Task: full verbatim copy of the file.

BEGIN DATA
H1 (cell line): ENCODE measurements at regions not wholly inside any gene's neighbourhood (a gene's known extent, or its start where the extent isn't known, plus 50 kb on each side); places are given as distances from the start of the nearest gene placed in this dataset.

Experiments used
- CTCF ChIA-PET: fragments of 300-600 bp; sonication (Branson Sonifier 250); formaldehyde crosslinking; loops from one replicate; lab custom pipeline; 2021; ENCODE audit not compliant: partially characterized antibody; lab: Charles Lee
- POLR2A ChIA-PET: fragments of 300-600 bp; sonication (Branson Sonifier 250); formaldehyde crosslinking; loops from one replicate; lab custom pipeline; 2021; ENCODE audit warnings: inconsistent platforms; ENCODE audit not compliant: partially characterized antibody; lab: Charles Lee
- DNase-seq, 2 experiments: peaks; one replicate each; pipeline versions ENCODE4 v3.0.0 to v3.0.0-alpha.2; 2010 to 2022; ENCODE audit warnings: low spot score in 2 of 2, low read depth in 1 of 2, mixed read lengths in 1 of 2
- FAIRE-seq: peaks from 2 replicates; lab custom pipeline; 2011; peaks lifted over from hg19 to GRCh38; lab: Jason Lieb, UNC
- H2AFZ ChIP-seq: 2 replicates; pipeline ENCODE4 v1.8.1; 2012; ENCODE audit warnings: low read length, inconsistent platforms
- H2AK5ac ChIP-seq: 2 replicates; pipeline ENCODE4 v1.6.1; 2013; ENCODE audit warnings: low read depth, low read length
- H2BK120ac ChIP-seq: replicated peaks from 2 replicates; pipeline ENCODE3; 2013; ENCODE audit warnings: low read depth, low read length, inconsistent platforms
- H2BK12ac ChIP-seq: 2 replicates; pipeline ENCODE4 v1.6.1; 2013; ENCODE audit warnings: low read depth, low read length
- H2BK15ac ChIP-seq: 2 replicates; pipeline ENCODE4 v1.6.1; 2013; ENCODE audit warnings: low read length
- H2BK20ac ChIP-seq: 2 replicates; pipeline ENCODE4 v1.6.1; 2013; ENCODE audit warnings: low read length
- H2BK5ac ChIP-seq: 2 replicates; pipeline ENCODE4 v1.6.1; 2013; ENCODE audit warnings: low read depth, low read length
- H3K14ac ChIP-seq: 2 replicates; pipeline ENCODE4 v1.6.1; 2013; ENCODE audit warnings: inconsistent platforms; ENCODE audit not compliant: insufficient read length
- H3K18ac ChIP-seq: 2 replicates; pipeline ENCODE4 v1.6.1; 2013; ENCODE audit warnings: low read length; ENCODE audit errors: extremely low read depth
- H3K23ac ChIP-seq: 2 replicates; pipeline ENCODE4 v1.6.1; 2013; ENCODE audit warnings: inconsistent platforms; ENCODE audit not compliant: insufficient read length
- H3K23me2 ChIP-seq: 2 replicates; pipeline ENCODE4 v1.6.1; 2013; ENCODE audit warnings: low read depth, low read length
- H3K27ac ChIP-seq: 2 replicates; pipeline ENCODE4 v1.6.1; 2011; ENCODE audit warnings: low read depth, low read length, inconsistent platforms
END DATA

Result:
H1 (cell line): ENCODE measurements at regions not wholly inside any gene's neighbourhood (a gene's known extent, or its start where the extent isn't known, plus 50 kb on each side); places are given as distances from the start of the nearest gene placed in this dataset.

Experiments used
- CTCF ChIA-PET: fragments of 300-600 bp; sonication (Branson Sonifier 250); formaldehyde crosslinking; loops from one replicate; lab custom pipeline; 2021; ENCODE audit not compliant: partially characterized antibody; lab: Charles Lee
- POLR2A ChIA-PET: fragments of 300-600 bp; sonication (Branson Sonifier 250); formaldehyde crosslinking; loops from one replicate; lab custom pipeline; 2021; ENCODE audit warnings: inconsistent platforms; ENCODE audit not compliant: partially characterized antibody; lab: Charles Lee
- DNase-seq, 2 experiments: peaks; one replicate each; pipeline versions ENCODE4 v3.0.0 to v3.0.0-alpha.2; 2010 to 2022; ENCODE audit warnings: low spot score in 2 of 2, low read depth in 1 of 2, mixed read lengths in 1 of 2
- FAIRE-seq: peaks from 2 replicates; lab custom pipeline; 2011; peaks lifted over from hg19 to GRCh38; lab: Jason Lieb, UNC
- H2AFZ ChIP-seq: 2 replicates; pipeline ENCODE4 v1.8.1; 2012; ENCODE audit warnings: low read length, inconsistent platforms
- H2AK5ac ChIP-seq: 2 replicates; pipeline ENCODE4 v1.6.1; 2013; ENCODE audit warnings: low read depth, low read length
- H2BK120ac ChIP-seq: replicated peaks from 2 replicates; pipeline ENCODE3; 2013; ENCODE audit warnings: low read depth, low read length, inconsistent platforms
- H2BK12ac ChIP-seq: 2 replicates; pipeline ENCODE4 v1.6.1; 2013; ENCODE audit warnings: low read depth, low read length
- H2BK15ac ChIP-seq: 2 replicates; pipeline ENCODE4 v1.6.1; 2013; ENCODE audit warnings: low read length
- H2BK20ac ChIP-seq: 2 replicates; pipeline ENCODE4 v1.6.1; 2013; ENCODE audit warnings: low read length
- H2BK5ac ChIP-seq: 2 replicates; pipeline ENCODE4 v1.6.1; 2013; ENCODE audit warnings: low read depth, low read length
- H3K14ac ChIP-seq: 2 replicates; pipeline ENCODE4 v1.6.1; 2013; ENCODE audit warnings: inconsistent platforms; ENCODE audit not compliant: insufficient read length
- H3K18ac ChIP-seq: 2 replicates; pipeline ENCODE4 v1.6.1; 2013; ENCODE audit warnings: low read length; ENCODE audit errors: extremely low read depth
- H3K23ac ChIP-seq: 2 replicates; pipeline ENCODE4 v1.6.1; 2013; ENCODE audit warnings: inconsistent platforms; ENCODE audit not compliant: insufficient read length
- H3K23me2 ChIP-seq: 2 replicates; pipeline ENCODE4 v1.6.1; 2013; ENCODE audit warnings: low read depth, low read length
- H3K27ac ChIP-seq: 2 replicates; pipeline ENCODE4 v1.6.1; 2011; ENCODE audit warnings: low read depth, low read length, inconsistent platforms